Picture of a frustrated person

InMotion Hosting’s Frustrating Backup Manager Release

InMotion Hosting recently released its new Backup Manager service which replaced its previous paid backup options and courtesy backup options. Frustratingly, InMotion charged its customers for this service after a 90-day trial unless they manually opted out.

InMotion sent me two emails about the service before charging me. Neither of the emails’ subject lines made it clear that I would be charged for an unexpected service unless I took action. Web hosts commonly send promotional emails and other communications that are unhelpful or unimportant. I assumed both emails from InMotion were of that sort, so I initially ignored them.
I expect many of InMotion’s other customers did the same.

The first email came in April and had a spammy title: “Your Account has been selected.” There was nothing special that caused my account to be selected. Every account like mine got selected. The content of the email also had a spammy feel:

Screenshot of an email from InMotion

Only in the fine print of the email was there an indication that I would, by default, be automatically enrolled for a paid service:

Opt-out trial subscription is a common way to try our products before you buy them. You are not charged anything during the trial. During that time, you have access to all features of the product. If you benefit from Backup Manager, you can continue to use all features until the end of the trial period. Automatic billing will occur once the trial period has expired and billing will occur to the form of payment listed on your InMotion Hosting account for the remaining months of your hosting agreement.

In May, I got another email. This email’s subject line was “Your Backup Manager is active! Here’s what you need to know.” The subject line didn’t have the spammy vibe of the first email, but it still was not clear that I was going to be charged for something.

The content of the second email was much more helpful for understanding changes InMotion was making:

Historically, qualified hosting accounts were backed up as a courtesy and only for disaster recovery purposes, with additional paid backup storage options available…we made the decision to replace our current courtesy and paid backup solutions with our new Backup Manager service. We understand that not all website owners will have a need for the new Backup Manager service.

The email went on to explain that users would automatically be charged for the service unless they manually opted out:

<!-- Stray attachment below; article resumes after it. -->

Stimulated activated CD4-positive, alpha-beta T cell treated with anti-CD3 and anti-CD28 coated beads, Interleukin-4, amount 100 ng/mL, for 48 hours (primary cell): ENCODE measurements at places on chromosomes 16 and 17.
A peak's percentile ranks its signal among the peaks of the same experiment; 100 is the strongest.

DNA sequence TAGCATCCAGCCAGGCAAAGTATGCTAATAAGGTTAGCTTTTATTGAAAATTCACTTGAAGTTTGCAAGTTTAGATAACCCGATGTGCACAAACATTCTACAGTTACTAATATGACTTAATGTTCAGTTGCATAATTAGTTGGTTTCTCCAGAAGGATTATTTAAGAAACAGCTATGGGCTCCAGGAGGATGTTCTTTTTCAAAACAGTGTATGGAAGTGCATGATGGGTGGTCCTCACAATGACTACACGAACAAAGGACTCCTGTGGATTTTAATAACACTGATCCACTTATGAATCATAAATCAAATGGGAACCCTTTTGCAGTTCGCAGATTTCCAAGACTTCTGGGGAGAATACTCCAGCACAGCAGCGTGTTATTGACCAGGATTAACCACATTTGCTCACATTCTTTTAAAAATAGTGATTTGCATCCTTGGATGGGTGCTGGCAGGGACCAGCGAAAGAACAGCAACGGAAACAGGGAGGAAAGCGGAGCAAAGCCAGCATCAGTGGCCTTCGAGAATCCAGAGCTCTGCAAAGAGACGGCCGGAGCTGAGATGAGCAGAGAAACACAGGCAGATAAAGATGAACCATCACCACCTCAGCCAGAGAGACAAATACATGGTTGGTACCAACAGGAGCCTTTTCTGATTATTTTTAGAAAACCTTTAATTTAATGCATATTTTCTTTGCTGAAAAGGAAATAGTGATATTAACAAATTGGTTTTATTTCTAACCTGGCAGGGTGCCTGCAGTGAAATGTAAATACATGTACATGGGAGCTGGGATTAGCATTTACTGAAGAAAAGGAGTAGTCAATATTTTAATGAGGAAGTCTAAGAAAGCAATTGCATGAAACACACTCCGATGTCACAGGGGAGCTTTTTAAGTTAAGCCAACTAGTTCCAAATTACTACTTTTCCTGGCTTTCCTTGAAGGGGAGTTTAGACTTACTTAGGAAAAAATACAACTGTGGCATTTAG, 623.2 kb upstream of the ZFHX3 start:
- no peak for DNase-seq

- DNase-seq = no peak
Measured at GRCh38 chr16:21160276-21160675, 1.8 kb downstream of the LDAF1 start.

We have traditionally introduced new products and services on an opt-in basis. This basically means that you, our customer, must initiate the order associated with new product or service. However, with the Backup Manager service, we decided that due to the added protection the Backup Manager service allows, an opt-out approach would be more appropriate.

I think InMotion is right that backup service may be more appropriate for automatic opt-in than many other services. That said, I’m inclined to believe InMotion’s decision to release Backup Manager in the manner it did was largely motivated by a desire for more revenue. If InMotion had emailed me a few days before charging me with a subject like “Unless you opt-out, you will be charged shortly”, then I might feel differently.

I reached out to InMotion’s support team after being charged for Backup Manager. Fortunately, they agreed to refund the amount I was charged for Backup Manager. I expect InMotion knows that most people who were unexpectedly charged won’t bother to reach out for a refund. I probably wouldn’t have done so if I wasn’t running a business evaluating web hosts.

Shared Hosting Introductory Rates vs. Renewal Rates

This post didn’t go public until early 2019, but the data in it is from the middle of 2018.

It’s common for shared web hosting providers to advertise introductory rates that are far lower than the long-term rates for hosting packages. I figured it would be interesting to try and quantify how big the difference is between the introductory prices and the prices upon renewal.

I couldn’t find a good third-party list of the most-used shared web hosting service, so I created a list of 10 popular web hosts off the top of my head:

  1. GoDaddy
  2. HostGator
  3. BlueHost
  4. DreamHost
  5. InMotion
  6. iPage
  7. FatCow
  8. A2
  9. SiteGround
  10. Yahoo1

I figured that the difference between intro rates and long-term rates might differ between a single provider’s plans, so I pre-committed to relying on the most prominent plan displayed on each provider’s website. If you want to verify my work, the links in the list above all direct to archived copies of the most relevant web page for each company.

Here’s what I found:

CompanyIntro priceRenewal pricePercent difference

Renewal rates were on average 2.28 times as expensive as introductory rates.5

In many cases, the best discounts on the regular rates were only available with long-term plans. For example, Hostgator offered its 60.5% discount with a 36-month billing term, 55% off at 24 months, 33.52% off at 12 months, and no discount with shorter billing cycles.6

The data in the table above might understate the difference between the initial rates people get and the long-term rates. As I closed out of a BlueHost page, I received an offer dropping the introductory rate from $3.95/month to $2.65/month. I expect that consumers frequently use coupon codes that lead to rates in the first billing cycle that are even lower than the advertised rates.

It’s worth noting that listed renewal rates might not match what customers purchasing packages today will actually pay for renewals—hosts may change renewal rates in the future. On FatCow’s webpage listing renewal rates, this possibility is mentioned explicitly with a note that “prices are subject to change.”7